Image Credit: Adam Block/Mount Lemmon SkyCenter/University of Arizona

This stunning 'wheel in the sky' is NGC 1398: a galaxy that lurks within the Fornax constellation some 65 million light-years from Earth. It spans approximately 135,000 light-years in diameter, which makes it about 35% larger than our own galaxy (it's about 100,000 light-years across).

NGC 1398 is a barred spiral galaxy in nature, and it contains about 300 billion solar masses of material, part of which is concentrated within 100 billion stars. Its most striking features must be its bright central bulge, and the accompanying rope-like inner ring surrounding it. In reality, there is a third ring, which is comprised of two sweeping, nearly-circular spiral arms that come within close proximity of each other, and eventually overlap. They, in turn, are surrounded by splotchy, flocculent spurs.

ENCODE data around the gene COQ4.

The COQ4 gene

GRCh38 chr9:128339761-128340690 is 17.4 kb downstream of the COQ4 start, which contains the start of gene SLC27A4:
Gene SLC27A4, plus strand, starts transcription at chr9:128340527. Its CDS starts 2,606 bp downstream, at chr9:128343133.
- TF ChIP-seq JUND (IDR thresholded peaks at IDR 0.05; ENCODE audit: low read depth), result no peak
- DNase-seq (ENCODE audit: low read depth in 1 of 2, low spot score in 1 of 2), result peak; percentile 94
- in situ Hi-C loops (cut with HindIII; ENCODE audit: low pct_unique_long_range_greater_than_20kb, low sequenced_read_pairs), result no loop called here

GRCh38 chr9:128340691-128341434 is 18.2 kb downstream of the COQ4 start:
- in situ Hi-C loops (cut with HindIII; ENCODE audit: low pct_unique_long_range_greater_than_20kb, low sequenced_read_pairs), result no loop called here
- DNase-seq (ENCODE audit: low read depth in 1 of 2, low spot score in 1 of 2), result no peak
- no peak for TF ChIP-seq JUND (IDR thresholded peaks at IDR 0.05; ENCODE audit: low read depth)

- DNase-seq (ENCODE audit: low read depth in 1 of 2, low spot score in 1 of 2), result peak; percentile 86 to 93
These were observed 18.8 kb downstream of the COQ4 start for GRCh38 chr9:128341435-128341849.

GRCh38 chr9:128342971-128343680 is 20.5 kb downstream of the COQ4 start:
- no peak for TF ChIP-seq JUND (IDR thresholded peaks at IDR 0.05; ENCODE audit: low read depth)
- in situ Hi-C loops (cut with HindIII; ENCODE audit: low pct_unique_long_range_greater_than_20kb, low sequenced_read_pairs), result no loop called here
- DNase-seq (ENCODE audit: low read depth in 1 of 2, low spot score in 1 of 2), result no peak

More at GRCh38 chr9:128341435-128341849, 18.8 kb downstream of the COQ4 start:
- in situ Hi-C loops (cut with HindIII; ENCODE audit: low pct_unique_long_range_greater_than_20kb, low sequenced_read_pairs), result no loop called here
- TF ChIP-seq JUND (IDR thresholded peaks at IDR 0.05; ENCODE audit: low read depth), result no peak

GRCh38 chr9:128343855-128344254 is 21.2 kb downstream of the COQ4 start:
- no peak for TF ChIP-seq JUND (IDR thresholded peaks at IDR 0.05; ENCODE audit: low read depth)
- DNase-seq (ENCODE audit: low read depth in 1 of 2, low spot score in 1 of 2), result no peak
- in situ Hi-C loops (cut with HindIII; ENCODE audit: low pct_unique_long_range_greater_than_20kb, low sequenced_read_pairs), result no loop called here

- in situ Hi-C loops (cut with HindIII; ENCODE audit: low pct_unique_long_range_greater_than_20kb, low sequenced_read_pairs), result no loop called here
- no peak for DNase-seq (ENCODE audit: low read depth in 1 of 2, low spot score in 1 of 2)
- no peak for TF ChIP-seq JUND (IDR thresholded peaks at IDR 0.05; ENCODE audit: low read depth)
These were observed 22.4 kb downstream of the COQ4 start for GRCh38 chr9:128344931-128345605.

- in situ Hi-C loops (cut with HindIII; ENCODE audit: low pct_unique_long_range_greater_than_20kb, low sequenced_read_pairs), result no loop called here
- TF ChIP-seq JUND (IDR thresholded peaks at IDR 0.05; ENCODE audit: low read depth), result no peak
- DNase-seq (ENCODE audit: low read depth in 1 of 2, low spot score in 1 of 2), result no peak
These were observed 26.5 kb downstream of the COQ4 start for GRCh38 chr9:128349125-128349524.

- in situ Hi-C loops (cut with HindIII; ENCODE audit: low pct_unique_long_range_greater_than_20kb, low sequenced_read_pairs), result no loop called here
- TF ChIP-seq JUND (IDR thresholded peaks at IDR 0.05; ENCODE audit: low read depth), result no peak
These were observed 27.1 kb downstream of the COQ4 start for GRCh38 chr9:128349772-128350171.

Throughout recorded history, astronomers have only seen one supernova explosion in NGC 1398, called SN 1996N. It was seen northeast of the galaxy's nucleus in 1996, but several other supernovae have been observed relatively nearby, given the fact that NGC 1398 is a member of the Fornax cluster of galaxies.

See a larger image here.

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